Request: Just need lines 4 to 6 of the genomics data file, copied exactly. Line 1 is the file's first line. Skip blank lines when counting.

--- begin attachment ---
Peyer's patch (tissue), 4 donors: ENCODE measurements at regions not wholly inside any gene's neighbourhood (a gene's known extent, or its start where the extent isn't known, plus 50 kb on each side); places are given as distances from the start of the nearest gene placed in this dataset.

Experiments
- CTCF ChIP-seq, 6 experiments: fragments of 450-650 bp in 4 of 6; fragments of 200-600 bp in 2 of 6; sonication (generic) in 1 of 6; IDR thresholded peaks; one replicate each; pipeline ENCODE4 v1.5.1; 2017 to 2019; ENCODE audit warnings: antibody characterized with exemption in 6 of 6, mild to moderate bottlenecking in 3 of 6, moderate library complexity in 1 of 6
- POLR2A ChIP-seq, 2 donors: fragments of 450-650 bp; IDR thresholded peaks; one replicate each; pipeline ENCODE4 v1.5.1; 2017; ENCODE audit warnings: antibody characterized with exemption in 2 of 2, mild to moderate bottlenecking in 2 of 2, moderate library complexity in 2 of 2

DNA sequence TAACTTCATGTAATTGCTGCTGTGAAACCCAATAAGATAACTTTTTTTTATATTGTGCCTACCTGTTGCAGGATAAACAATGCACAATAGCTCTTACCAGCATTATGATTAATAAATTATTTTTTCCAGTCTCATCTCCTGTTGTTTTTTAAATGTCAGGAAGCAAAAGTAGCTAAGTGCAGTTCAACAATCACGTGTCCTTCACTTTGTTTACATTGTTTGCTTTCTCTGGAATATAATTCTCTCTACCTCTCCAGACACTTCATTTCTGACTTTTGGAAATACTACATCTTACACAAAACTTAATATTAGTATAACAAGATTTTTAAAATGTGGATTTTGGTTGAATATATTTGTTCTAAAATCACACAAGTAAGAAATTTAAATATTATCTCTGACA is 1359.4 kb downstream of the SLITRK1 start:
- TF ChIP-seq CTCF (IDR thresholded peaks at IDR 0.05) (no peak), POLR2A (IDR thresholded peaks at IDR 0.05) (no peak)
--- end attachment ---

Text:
- POLR2A ChIP-seq, 2 donors: fragments of 450-650 bp; IDR thresholded peaks; one replicate each; pipeline ENCODE4 v1.5.1; 2017; ENCODE audit warnings: antibody characterized with exemption in 2 of 2, mild to moderate bottlenecking in 2 of 2, moderate library complexity in 2 of 2

DNA sequence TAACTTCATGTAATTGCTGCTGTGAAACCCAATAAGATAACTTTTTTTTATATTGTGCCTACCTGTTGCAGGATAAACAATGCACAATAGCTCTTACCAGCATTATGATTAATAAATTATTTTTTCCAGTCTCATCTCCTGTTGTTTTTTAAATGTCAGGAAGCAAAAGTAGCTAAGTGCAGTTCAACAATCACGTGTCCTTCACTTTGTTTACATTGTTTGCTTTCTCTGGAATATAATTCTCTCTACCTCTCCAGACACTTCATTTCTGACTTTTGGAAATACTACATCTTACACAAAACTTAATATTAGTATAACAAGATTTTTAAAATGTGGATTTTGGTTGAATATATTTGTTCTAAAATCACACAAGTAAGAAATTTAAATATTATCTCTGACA is 1359.4 kb downstream of the SLITRK1 start:
- TF ChIP-seq CTCF (IDR thresholded peaks at IDR 0.05) (no peak), POLR2A (IDR thresholded peaks at IDR 0.05) (no peak)